Choosing the right billing model depends on your product, but needs to handle flexible subscriptions at a bare minimum. Given AI’s unique growth, you also want to look for billing software with high revenue recovery rates that support multiple currencies, offer a range of pricing models and provide metrics on your growth.

Some companies attempt to build their own billing infrastructure or piece together a fragmented payments stack, but with AI SaaS’ needs, you can’t simply build a checkout and plug in a payment processor.

You need to integrate multiple payment gateways and methods, create subscription models and billing logic, and log key data and tax rates. It’s essentially building a new product (at a time when your own product needs your team’s full attention), so buying pre-built all-in-one billing infrastructure is the way to go.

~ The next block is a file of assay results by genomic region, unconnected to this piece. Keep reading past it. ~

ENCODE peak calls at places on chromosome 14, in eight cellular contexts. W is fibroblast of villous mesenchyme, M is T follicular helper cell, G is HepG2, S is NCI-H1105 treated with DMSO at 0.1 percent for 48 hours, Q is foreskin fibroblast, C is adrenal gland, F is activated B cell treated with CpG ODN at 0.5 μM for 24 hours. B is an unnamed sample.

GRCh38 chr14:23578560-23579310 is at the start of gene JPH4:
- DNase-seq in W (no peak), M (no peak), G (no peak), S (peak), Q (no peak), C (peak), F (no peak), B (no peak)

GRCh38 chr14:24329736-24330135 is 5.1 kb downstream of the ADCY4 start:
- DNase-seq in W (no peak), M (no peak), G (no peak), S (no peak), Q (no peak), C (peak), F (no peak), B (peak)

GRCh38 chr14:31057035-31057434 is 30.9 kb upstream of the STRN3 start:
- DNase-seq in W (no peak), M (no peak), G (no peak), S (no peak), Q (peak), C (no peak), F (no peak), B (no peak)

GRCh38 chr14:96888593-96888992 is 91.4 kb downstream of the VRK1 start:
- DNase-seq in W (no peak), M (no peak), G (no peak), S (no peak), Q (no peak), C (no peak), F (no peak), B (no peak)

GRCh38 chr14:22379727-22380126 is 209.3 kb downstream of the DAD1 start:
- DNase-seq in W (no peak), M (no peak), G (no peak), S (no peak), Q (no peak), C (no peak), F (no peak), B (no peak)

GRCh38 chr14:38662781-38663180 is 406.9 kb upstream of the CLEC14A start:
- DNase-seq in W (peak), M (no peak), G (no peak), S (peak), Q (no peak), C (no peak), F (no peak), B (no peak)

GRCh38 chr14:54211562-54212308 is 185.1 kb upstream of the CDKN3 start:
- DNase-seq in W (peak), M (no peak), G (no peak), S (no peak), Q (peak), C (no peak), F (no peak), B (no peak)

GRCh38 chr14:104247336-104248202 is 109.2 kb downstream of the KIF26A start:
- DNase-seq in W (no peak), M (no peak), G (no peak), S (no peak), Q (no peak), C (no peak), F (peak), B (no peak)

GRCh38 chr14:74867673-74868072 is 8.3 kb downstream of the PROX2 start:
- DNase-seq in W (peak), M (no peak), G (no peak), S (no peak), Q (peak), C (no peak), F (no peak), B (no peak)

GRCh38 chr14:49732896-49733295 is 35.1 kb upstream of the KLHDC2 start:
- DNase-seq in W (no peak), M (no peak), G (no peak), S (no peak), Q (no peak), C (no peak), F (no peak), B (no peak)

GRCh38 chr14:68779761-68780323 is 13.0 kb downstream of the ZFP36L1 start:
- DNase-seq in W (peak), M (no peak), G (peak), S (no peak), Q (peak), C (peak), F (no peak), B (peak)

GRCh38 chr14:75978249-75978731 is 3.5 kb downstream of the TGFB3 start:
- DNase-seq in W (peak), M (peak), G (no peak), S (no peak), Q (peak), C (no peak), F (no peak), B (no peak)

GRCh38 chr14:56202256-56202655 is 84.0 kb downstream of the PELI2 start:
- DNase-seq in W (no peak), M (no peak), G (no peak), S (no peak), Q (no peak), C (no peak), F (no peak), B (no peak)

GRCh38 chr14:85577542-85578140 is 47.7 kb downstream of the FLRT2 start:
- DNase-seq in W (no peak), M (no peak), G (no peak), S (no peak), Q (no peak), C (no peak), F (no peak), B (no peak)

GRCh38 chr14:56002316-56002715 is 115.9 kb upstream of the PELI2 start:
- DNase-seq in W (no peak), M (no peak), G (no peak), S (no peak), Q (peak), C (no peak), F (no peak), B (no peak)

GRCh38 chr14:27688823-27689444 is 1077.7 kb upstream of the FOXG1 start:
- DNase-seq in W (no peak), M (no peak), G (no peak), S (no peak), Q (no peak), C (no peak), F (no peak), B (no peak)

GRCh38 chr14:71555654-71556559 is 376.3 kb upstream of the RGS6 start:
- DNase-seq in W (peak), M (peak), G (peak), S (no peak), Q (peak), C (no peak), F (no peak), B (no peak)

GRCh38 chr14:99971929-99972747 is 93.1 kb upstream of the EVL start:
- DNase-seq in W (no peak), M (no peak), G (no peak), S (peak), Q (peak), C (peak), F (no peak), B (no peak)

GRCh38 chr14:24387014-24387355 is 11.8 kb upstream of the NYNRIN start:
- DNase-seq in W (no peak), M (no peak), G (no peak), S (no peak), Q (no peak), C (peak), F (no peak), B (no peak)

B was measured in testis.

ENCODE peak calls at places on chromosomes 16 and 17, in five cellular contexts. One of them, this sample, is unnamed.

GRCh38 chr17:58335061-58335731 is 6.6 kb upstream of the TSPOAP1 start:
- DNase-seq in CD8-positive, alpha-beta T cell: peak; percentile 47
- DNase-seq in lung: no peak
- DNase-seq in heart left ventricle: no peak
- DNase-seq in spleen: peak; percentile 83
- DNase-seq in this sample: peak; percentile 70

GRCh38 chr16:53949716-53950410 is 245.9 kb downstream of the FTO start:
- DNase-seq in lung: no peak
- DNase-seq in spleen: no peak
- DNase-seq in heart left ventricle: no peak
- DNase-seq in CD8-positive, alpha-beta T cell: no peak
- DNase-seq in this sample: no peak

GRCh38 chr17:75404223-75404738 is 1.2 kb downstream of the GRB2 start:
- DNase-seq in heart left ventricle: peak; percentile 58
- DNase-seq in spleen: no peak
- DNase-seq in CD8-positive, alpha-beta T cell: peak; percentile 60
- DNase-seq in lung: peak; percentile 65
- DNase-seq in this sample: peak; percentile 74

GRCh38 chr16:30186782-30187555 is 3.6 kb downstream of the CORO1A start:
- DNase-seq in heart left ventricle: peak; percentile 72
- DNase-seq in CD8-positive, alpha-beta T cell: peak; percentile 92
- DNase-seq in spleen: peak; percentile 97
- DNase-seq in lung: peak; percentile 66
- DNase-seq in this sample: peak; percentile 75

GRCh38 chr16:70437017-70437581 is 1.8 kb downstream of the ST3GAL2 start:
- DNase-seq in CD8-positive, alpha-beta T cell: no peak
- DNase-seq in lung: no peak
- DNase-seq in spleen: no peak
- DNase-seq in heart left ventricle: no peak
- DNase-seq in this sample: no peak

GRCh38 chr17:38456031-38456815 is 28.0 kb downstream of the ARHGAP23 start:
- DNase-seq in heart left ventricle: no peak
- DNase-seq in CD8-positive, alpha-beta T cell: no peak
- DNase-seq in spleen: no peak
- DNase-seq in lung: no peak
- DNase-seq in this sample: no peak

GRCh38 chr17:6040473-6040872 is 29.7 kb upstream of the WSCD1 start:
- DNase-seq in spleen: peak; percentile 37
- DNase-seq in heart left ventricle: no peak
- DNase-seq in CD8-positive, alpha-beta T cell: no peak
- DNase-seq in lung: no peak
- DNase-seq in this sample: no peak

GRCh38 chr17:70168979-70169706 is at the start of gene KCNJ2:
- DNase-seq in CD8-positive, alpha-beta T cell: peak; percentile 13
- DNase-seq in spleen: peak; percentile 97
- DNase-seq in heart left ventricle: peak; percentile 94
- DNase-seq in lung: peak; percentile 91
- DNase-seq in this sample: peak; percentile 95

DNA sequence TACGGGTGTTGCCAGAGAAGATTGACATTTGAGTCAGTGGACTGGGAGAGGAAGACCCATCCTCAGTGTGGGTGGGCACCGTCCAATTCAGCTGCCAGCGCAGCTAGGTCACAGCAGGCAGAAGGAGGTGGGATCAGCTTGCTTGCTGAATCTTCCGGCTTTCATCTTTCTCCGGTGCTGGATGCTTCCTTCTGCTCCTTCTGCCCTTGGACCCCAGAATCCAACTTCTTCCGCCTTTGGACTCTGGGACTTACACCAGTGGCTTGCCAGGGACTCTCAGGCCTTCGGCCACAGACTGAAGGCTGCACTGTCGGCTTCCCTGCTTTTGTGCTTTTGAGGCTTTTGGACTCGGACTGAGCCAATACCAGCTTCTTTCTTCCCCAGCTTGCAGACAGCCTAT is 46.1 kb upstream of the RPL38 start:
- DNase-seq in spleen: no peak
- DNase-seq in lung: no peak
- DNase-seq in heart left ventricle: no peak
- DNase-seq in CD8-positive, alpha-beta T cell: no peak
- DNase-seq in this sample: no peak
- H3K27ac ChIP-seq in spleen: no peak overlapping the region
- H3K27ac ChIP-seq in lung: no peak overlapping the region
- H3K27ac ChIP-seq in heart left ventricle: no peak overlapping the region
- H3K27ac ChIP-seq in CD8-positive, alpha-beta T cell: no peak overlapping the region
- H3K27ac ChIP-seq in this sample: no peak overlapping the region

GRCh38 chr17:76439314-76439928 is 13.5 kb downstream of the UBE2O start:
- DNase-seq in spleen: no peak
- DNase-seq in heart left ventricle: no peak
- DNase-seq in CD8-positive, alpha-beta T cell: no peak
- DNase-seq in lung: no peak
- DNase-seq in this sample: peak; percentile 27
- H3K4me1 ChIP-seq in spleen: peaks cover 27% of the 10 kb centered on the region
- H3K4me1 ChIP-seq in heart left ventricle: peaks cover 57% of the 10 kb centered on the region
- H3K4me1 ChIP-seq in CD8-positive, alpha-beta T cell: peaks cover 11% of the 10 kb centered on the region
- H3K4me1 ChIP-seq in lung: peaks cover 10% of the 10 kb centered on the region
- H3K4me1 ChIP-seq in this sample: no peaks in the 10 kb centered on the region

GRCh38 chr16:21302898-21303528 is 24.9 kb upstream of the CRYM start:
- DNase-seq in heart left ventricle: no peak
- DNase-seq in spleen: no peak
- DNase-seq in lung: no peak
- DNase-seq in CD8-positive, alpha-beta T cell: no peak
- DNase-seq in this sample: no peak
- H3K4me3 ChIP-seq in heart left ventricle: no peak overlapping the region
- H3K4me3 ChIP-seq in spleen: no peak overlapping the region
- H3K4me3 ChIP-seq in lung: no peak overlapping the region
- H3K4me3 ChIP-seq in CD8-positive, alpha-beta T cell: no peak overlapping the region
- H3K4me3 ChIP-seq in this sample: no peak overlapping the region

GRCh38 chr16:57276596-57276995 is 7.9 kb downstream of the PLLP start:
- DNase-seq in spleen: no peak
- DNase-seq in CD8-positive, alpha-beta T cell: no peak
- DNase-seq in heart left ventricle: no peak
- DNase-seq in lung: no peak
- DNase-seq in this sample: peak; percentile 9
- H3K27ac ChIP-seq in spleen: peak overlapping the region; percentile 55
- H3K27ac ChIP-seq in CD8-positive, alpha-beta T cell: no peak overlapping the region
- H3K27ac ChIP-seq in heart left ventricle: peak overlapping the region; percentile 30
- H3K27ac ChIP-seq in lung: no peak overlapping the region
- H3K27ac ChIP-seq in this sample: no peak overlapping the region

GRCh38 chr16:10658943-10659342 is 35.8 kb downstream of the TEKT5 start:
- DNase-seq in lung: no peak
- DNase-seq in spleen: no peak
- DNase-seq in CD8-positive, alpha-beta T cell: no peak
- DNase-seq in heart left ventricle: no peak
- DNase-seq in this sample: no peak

#2 Selling internationally through localization

AI products receive worldwide attention earlier than regular SaaS companies; they need to prepare for the global spotlight by localizing their payments, pricing and product.

From launch, your checkout needs to sell in multiple currencies to boost payment acceptance and minimize foreign exchange (FX) fees. It also needs to accept a range of local payment methods (i.e. different credit cards and digital wallets) and convert your pricing compared to different countries’ willingness-to-pay.

But, first of all, you need to localize your product. From setting up your software in multiple languages to tweaking the product for local nuances (i.e. date, time and grammar preferences), catering for thousands of international customers can be overwhelming, but outsourcing localization can remove the boundaries.